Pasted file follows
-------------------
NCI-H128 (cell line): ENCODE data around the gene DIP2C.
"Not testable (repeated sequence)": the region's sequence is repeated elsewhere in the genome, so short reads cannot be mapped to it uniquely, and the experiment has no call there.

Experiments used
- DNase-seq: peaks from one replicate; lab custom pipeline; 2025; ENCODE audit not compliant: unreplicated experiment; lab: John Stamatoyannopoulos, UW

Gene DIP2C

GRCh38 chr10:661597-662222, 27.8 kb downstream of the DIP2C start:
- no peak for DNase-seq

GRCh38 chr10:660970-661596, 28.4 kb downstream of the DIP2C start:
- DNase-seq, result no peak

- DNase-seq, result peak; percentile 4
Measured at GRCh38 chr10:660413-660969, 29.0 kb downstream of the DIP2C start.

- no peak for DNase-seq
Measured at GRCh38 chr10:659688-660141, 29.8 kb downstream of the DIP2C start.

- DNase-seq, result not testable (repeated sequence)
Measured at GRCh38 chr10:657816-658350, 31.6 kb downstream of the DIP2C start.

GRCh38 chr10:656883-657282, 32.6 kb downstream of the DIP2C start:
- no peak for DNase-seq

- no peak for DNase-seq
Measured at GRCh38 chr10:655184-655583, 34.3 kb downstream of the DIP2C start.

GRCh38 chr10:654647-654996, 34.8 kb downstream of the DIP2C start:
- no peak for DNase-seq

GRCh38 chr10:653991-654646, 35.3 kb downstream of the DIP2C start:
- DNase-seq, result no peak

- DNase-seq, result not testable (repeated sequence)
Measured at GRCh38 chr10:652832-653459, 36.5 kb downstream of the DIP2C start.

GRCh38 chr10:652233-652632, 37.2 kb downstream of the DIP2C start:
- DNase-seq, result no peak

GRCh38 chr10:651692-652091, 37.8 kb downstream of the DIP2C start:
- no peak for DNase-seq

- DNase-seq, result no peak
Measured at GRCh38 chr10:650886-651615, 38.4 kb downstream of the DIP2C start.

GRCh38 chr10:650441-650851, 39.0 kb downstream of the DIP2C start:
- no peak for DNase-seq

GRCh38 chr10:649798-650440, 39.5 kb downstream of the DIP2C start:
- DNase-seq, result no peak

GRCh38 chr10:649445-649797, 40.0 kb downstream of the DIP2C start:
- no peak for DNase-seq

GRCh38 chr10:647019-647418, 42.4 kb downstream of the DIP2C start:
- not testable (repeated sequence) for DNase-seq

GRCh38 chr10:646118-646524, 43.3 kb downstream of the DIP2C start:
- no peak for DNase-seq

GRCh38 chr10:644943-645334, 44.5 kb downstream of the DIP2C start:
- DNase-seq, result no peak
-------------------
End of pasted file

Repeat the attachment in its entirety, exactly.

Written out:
NCI-H128 (cell line): ENCODE data around the gene DIP2C.
"Not testable (repeated sequence)": the region's sequence is repeated elsewhere in the genome, so short reads cannot be mapped to it uniquely, and the experiment has no call there.

Experiments used
- DNase-seq: peaks from one replicate; lab custom pipeline; 2025; ENCODE audit not compliant: unreplicated experiment; lab: John Stamatoyannopoulos, UW

Gene DIP2C

GRCh38 chr10:661597-662222, 27.8 kb downstream of the DIP2C start:
- no peak for DNase-seq

GRCh38 chr10:660970-661596, 28.4 kb downstream of the DIP2C start:
- DNase-seq, result no peak

- DNase-seq, result peak; percentile 4
Measured at GRCh38 chr10:660413-660969, 29.0 kb downstream of the DIP2C start.

- no peak for DNase-seq
Measured at GRCh38 chr10:659688-660141, 29.8 kb downstream of the DIP2C start.

- DNase-seq, result not testable (repeated sequence)
Measured at GRCh38 chr10:657816-658350, 31.6 kb downstream of the DIP2C start.

GRCh38 chr10:656883-657282, 32.6 kb downstream of the DIP2C start:
- no peak for DNase-seq

- no peak for DNase-seq
Measured at GRCh38 chr10:655184-655583, 34.3 kb downstream of the DIP2C start.

GRCh38 chr10:654647-654996, 34.8 kb downstream of the DIP2C start:
- no peak for DNase-seq

GRCh38 chr10:653991-654646, 35.3 kb downstream of the DIP2C start:
- DNase-seq, result no peak

- DNase-seq, result not testable (repeated sequence)
Measured at GRCh38 chr10:652832-653459, 36.5 kb downstream of the DIP2C start.

GRCh38 chr10:652233-652632, 37.2 kb downstream of the DIP2C start:
- DNase-seq, result no peak

GRCh38 chr10:651692-652091, 37.8 kb downstream of the DIP2C start:
- no peak for DNase-seq

- DNase-seq, result no peak
Measured at GRCh38 chr10:650886-651615, 38.4 kb downstream of the DIP2C start.

GRCh38 chr10:650441-650851, 39.0 kb downstream of the DIP2C start:
- no peak for DNase-seq

GRCh38 chr10:649798-650440, 39.5 kb downstream of the DIP2C start:
- DNase-seq, result no peak

GRCh38 chr10:649445-649797, 40.0 kb downstream of the DIP2C start:
- no peak for DNase-seq

GRCh38 chr10:647019-647418, 42.4 kb downstream of the DIP2C start:
- not testable (repeated sequence) for DNase-seq

GRCh38 chr10:646118-646524, 43.3 kb downstream of the DIP2C start:
- no peak for DNase-seq

GRCh38 chr10:644943-645334, 44.5 kb downstream of the DIP2C start:
- DNase-seq, result no peak